Developing nations can play a part in solving climate change crisis

A European Union aid program has selected UNSW Built Environment Professor Mat Santamouris to help develop energy building codes for Indian Ocean island nations.

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Professor Santamouris says it is crucial to get islands such as Mauritius on the front foot before the impacts of climate change worsen. Photo: Xavier Coiffic

While developing countries are facing worsening climate threats, they are also capable of combating those threats successfully with better support, says Scientia Professor Mat Santamouris, the Anita Lawrence Chair in High Performance Architecture at UNSW Built Environment.

Professor Santamouris has recently been appointed by the European Union Program of Indian Ocean Development to support climate-vulnerable island nations as the step up their responses to climate change.

“It is an honour to be selected by one of the most influential institutions of the world, the European Union, to prepare energy codes that will assist less-developed countries combat the impact of climatic change. It shows that UNSW has significant expertise and technology in energy conservation,” he says.

The project will see the professor work with local people to assess the performance of energy conservation technologies and develop legislation that will establish energy efficiency standards for the islands of Madagascar, Mauritius, Seychelles and the Comoros.

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Scientia Professor Mat Santamouris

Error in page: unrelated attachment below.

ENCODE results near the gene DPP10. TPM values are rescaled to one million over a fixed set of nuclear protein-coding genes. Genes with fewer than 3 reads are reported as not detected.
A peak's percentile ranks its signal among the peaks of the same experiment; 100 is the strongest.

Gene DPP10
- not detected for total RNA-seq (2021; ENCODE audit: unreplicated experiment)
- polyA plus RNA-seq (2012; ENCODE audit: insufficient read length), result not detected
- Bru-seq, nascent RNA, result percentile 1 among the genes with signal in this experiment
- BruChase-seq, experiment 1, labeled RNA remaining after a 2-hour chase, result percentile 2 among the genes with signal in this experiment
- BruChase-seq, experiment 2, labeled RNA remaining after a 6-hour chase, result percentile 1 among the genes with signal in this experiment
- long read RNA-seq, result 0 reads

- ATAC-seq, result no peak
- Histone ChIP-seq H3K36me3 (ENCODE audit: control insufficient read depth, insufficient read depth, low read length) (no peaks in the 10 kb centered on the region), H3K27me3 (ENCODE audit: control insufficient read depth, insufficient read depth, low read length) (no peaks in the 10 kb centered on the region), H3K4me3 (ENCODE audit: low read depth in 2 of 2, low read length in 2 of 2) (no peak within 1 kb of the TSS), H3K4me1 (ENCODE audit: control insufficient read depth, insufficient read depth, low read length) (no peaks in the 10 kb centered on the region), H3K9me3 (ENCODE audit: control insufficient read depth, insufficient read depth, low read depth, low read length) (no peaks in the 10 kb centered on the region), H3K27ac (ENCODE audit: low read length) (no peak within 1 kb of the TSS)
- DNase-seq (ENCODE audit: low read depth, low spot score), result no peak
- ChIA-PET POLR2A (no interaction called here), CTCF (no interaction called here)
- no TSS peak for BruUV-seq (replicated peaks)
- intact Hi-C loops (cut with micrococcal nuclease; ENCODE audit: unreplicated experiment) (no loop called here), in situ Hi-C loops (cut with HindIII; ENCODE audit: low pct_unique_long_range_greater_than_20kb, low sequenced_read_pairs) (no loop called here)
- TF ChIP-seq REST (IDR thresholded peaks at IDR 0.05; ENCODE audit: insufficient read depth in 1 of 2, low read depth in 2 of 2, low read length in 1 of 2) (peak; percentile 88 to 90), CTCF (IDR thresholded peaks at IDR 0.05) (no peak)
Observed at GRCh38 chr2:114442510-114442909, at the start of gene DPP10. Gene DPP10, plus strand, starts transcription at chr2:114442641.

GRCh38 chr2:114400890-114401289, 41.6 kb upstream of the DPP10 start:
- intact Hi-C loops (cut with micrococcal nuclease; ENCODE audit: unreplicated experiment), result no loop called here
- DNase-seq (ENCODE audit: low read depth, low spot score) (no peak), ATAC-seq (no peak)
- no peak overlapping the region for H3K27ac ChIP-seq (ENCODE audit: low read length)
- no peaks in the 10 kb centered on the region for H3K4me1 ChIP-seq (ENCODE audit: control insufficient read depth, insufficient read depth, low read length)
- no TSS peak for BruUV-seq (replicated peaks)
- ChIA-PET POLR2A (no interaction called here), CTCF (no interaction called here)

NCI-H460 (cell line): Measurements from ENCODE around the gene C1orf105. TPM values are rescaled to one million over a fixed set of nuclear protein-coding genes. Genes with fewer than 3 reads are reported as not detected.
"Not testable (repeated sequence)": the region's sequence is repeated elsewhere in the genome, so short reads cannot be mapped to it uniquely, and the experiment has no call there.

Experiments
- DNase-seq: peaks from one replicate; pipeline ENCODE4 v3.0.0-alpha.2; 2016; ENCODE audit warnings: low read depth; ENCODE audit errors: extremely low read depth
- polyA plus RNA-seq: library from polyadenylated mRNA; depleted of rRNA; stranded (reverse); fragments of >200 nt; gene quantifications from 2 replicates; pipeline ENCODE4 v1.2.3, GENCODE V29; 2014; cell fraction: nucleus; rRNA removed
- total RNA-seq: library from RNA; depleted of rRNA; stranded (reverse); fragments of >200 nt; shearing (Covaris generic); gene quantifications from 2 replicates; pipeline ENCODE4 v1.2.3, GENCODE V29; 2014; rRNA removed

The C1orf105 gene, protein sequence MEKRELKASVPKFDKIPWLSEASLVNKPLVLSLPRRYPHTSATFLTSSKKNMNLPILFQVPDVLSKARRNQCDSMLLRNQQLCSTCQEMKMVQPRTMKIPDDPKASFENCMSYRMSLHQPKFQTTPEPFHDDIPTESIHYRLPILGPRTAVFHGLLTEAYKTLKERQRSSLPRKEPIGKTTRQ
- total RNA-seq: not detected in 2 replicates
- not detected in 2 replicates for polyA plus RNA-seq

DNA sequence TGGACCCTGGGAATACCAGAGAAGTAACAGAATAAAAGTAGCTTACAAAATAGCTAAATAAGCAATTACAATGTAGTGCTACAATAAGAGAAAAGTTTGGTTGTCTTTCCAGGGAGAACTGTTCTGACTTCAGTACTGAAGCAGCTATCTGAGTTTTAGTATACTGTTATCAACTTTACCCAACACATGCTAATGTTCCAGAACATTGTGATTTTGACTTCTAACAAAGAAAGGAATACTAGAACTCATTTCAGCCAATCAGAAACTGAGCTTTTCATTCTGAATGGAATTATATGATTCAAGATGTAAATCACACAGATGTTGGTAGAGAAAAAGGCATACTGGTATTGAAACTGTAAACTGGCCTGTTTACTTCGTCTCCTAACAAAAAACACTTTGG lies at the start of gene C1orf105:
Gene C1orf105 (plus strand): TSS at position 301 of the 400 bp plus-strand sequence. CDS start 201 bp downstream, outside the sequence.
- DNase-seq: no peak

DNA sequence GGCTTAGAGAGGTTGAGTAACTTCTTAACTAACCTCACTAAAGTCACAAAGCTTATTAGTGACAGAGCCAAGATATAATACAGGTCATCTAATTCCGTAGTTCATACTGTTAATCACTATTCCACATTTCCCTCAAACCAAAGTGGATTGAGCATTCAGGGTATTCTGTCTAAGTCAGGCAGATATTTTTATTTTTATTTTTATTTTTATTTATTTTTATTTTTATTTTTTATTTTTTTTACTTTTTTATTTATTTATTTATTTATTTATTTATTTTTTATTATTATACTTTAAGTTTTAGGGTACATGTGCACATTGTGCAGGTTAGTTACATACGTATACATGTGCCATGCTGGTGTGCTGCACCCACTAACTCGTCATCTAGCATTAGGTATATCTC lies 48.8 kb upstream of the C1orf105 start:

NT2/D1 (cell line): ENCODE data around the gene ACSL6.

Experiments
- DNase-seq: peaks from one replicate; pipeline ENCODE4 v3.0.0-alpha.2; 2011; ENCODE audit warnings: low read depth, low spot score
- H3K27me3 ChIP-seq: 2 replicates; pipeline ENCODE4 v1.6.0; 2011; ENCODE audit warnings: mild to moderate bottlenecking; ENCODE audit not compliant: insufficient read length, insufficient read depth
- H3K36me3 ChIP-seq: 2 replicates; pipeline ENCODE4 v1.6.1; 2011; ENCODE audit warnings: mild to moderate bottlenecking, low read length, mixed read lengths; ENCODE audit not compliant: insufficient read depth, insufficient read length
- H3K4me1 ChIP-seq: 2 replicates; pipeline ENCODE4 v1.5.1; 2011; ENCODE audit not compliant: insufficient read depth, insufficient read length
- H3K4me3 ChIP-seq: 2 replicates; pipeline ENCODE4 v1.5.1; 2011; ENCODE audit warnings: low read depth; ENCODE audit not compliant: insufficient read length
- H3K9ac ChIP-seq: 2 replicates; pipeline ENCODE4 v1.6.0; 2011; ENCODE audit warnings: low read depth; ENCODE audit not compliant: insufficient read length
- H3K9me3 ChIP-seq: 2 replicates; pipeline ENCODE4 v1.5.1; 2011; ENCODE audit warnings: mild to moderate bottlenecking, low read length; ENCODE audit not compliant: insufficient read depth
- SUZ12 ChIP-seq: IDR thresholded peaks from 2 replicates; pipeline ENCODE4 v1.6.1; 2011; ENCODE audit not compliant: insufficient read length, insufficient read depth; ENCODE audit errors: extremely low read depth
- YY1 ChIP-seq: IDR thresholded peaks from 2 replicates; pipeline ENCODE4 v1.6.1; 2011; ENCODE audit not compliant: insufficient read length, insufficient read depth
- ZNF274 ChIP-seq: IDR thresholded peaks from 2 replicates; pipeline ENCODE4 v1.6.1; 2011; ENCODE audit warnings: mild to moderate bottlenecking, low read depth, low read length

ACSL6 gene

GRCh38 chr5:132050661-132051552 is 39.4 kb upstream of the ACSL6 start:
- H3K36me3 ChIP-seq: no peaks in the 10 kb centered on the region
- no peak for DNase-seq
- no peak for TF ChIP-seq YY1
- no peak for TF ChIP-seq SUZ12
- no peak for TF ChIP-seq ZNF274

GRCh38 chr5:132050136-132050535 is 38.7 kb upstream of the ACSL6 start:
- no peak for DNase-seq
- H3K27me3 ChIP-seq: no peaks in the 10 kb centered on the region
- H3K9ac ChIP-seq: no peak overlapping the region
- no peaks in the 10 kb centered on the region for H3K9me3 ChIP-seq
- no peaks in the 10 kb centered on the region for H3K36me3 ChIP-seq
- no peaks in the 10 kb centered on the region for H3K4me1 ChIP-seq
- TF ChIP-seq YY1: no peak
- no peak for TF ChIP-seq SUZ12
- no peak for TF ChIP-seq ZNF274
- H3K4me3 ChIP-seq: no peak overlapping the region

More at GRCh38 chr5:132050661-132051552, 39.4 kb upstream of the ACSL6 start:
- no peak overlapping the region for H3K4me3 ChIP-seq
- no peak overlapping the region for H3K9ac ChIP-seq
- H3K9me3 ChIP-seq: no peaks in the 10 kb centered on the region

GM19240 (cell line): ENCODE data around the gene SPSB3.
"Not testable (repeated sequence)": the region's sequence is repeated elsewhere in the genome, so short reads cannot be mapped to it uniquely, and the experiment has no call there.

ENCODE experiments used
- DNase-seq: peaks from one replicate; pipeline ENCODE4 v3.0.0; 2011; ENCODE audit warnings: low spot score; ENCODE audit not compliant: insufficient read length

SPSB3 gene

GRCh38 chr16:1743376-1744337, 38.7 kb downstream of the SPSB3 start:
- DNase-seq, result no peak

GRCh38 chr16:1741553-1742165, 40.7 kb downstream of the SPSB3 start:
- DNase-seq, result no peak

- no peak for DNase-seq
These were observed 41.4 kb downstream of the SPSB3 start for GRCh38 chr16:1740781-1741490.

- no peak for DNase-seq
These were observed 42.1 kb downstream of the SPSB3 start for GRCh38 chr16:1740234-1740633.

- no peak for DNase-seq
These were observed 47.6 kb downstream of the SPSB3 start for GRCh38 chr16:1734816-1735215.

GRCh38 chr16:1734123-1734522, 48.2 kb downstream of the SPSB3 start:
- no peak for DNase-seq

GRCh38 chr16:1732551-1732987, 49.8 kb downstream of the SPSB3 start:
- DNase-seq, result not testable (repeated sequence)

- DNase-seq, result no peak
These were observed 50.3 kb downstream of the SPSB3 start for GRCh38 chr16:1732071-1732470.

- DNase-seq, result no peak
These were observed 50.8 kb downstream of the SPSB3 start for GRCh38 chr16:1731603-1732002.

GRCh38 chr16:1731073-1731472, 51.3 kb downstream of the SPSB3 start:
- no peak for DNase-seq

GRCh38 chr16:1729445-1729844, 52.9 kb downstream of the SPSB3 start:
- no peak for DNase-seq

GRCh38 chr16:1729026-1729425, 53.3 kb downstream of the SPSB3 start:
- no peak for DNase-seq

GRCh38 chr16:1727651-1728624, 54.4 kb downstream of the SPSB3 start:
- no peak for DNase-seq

“It is important for us to be implementing heat mitigation and adaptation technologies to decrease the temperature, decrease energy consumption and protect health, particularly in disadvantaged populations.

“This is essential to increase thermal comfort, reduce heat-related illness and improve the quality of life.”

Professor Santamouris says the work will be crucial to get the region on the front foot before the consequences of climate change worsen.

“Reducing energy consumption [for example] will have a tremendous effect on reducing the impact of climatic change.

“Right now, the energy consumption of the less-developed countries is still quite low compared to more developed countries. However, this will increase rapidly, I can say tremendously, by 2050, because of the combination of rapid development, climate change and the increase in population.

“With better support, the future of less-developed countries can be shaped positively, towards sustainable solutions,” he says.

The project comes at a pivotal time for the region, according to Professor Santamouris.

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“The cost of energy is a burden for the tourism industry of the islands, and this burden will only increase rapidly as energy consumption increases with climate change.”

Professor Santamouris will draw on local expertise to provide insights into the building and construction sector of the islands.

He believes that an approach that focuses on implementing local technologies and solutions has “added value” and can boost local economies.

“Once you base developments on the use of local technologies, local expertise and local knowledge, this creates employment and industrial activity.

“It is important that we investigate thoroughly, to not only identify the best local technologies that decrease the energy consumption but also have added value.”

Professor Santamouris says that assisting developing countries better prepare for a changing climate could have a widespread impact on the world.

“A proactive approach [by developed countries] to help improve energy conditions in developing countries is extremely important to avoid a huge increase in the total worldwide energy consumption in the future.”

Professor Santamouris will present the recommendations to the European Union Program in June.

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